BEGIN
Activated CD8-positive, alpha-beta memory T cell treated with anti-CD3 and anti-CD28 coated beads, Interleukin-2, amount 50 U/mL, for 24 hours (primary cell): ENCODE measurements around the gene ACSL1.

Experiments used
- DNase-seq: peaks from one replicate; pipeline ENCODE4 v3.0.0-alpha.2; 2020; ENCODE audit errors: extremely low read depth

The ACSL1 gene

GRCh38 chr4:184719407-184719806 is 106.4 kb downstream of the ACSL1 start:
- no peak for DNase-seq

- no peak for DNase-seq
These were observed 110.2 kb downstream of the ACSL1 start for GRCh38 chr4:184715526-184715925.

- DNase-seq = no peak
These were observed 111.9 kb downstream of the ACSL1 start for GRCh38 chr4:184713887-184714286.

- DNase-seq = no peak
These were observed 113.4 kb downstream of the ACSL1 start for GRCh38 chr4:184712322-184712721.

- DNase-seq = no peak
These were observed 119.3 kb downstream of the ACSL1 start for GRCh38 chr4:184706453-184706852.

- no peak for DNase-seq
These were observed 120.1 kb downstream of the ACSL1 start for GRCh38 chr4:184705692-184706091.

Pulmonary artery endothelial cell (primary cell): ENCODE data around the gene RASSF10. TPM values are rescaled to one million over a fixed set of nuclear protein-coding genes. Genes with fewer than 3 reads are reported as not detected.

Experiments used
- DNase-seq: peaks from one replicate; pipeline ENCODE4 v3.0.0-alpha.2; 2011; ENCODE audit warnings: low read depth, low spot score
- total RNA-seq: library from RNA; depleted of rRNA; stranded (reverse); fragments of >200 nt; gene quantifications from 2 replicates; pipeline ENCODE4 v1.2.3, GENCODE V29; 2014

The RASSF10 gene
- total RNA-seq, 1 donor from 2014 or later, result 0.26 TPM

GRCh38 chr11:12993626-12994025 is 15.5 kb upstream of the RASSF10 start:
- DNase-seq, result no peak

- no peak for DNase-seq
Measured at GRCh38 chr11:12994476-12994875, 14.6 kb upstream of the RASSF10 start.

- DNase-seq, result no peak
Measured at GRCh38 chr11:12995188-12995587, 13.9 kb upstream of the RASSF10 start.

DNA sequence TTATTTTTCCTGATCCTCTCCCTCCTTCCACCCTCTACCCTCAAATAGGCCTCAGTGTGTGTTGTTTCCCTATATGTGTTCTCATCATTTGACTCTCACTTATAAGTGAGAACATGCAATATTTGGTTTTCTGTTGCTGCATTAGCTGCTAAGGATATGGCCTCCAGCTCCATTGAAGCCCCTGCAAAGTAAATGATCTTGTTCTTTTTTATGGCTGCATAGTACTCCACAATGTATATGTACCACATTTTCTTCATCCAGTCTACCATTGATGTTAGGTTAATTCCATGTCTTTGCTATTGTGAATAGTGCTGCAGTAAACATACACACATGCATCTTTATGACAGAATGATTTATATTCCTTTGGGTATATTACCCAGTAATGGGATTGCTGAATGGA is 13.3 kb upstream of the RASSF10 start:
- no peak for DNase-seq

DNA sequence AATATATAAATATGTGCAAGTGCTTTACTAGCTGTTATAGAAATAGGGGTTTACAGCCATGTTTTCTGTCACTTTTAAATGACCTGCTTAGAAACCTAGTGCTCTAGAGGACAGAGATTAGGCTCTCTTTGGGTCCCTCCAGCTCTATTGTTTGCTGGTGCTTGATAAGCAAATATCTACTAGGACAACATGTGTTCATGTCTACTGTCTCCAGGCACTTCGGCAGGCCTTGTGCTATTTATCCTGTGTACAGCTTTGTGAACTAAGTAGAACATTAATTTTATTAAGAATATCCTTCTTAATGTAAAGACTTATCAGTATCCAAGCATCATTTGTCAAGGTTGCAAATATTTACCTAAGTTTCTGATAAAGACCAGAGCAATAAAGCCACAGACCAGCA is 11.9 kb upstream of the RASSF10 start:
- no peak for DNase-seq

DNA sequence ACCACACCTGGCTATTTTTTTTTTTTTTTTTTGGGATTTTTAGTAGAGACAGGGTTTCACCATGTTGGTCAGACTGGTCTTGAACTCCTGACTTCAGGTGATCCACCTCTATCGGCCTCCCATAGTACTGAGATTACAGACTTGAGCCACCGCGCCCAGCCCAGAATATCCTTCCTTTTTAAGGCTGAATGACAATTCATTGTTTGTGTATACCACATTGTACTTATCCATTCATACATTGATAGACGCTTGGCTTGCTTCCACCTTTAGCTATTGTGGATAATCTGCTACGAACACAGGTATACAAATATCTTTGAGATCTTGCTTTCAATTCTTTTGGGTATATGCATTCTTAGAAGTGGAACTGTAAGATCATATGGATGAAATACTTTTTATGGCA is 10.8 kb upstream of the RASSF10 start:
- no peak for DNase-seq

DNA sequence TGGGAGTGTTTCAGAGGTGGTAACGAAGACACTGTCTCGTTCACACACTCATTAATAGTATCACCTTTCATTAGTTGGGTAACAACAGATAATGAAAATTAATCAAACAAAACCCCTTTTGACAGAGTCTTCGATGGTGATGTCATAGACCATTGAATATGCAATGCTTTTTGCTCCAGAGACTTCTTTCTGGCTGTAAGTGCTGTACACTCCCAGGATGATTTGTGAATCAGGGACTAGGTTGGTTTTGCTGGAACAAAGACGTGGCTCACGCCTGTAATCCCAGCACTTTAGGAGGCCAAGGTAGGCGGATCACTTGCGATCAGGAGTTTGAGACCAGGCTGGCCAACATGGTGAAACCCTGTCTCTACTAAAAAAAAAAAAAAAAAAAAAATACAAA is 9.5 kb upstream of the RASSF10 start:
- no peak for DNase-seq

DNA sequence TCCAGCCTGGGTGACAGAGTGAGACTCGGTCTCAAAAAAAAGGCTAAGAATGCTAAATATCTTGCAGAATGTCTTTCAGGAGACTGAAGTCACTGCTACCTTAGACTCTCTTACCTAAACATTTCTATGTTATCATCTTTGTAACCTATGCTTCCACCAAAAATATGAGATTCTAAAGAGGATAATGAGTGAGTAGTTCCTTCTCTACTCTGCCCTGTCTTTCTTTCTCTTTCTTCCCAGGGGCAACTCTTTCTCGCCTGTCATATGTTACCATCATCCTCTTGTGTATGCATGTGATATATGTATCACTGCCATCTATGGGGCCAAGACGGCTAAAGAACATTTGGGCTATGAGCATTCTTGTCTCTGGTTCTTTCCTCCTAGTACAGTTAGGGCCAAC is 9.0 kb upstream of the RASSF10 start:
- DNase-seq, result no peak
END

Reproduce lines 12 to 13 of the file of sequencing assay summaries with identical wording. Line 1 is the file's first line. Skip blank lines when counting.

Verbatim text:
These were observed 113.4 kb downstream of the ACSL1 start for GRCh38 chr4:184712322-184712721.

- DNase-seq = no peak